Friday, January 26, 2007

Baby Lay

Baby Lay[1] died when she was thirty hours old, having spent her entire life in one of the temperature controlled isolettes of a large urban neonatal intensive care unit.
She was born prematurely with severe fetal hydrops - fluid overload - from a congenital heart defect. The handful of hours in her life were filled with desperate attempts by the NICU physicians to get her stable enough for surgery. She was filled with lines and covered with wires, all to manage and monitor her physiology while the physicians repeatedly removed fluid from her, the rapidly accumulating fluid which was killing her, the fluid which her defective heart could not move around her circulatory system so that it could be balanced, regulated, and the excess eliminated by her kidneys in the usual manner.
Even had she been able to get to surgery Baby Lay’s prognosis was not good. As it was, though, she had too much going against her from the outset, and thirty hours after her birth Baby Lay’s soul was released from her body and from this world. Baby Lay never saw the clouds in the sky, and never saw the sunshine. And no one had her baptized.

The word ‘sacrament’ (L., sacramentum) in pre-Christian times referred to a solemn oath, pledging the performance of a service. In the Roman Army there was a military sacrament, pledging service to the Empire. In Holy Scripture the same word is used to express a mystery, a sacred thing which is concealed[2]. And so, very early on, the Church Fathers began using the word, sacramentum, to denote the outward sign of an inward grace.

But a sacrament was never understood as merely a sign. Rather, a sacrament, by virtue of its divine institution, causes the grace: it is the outward sign of the inward grace which it causes[3]. For a thing to be a sacrament, three parts are necessary: the outward sign, the inward grace, and divine institution. The outward sign, in turn, has two components: the matter (the element) and the form (the word). There are seven sacraments in the Church: Baptism, Confirmation, Holy Eucharist, Matrimony, Holy Orders, Penance, and Extreme Unction. Each of these sacraments has it’s own outward sign, made up of a specific matter and form, and each confers a particular grace. While the ceremonies surrounding these Sacraments may be changed by the Church (but not by the minister) the matter and the form, being as they are instituted by Christ, cannot be changed[4]. Which brings us to the matter of Baptism.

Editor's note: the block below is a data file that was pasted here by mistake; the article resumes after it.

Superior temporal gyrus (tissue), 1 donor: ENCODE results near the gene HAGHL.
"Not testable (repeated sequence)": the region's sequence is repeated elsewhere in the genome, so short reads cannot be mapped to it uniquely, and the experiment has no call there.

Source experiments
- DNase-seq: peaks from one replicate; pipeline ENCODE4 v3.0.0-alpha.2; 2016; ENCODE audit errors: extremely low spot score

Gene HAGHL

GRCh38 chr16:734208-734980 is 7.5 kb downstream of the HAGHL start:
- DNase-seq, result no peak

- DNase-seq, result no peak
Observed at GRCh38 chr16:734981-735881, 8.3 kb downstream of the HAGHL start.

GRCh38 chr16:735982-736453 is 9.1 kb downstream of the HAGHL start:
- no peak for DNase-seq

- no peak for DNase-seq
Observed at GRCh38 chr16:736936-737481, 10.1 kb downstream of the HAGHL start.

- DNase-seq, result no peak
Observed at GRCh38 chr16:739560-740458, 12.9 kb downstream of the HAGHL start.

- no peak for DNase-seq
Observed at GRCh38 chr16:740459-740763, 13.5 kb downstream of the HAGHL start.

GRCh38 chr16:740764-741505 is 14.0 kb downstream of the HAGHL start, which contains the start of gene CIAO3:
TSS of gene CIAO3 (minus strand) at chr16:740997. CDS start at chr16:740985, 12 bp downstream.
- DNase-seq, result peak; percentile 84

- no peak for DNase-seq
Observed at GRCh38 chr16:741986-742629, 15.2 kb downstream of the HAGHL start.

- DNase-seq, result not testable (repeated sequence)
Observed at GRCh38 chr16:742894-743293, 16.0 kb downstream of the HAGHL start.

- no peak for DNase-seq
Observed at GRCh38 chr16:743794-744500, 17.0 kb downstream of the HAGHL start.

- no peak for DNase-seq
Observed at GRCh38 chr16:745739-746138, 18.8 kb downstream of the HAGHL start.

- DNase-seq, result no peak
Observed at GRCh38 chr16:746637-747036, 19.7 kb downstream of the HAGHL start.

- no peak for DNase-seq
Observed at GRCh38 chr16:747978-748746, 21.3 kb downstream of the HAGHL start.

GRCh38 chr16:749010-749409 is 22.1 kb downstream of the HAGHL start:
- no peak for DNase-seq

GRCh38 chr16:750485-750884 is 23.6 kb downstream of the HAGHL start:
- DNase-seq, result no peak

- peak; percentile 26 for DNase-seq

‘Baptism’ comes from ‘baptizo’ (Gr.)meaning to wash or immerse. Thus, the matter of the Sacrament is water, as pretty much everyone knows. But what kind of water? Well, for the normal, planned, public Baptism it is to be water which has been properly prepared and consecrated beforehand at the appropriate solemnity. But in the case of emergency any water will do, as long as it is water[5]. Seawater, swamp water, water from dew or melted snow, clean water, dirty water (not preferred), or any water so long as it is “what men would ordinarily declare water...”. It can even have other stuff in it, so long as the majority of it is water. Note, however, that it is not to be beer, goat’s milk, saliva, or whatever other non-water thing may pop into someone’s head. The water, once procured, is to be poured on the forehead three times. Triple dunking is OK, but messy and not necessary.

The form of the sacrament is, “I baptize thee in the Name of the Father(pour) and of the Son (pour) and of the Holy Spirit (pour).” Not, “ the name of the Trinity”, “...of the angels”, “...of Mother Earth”, or whatever.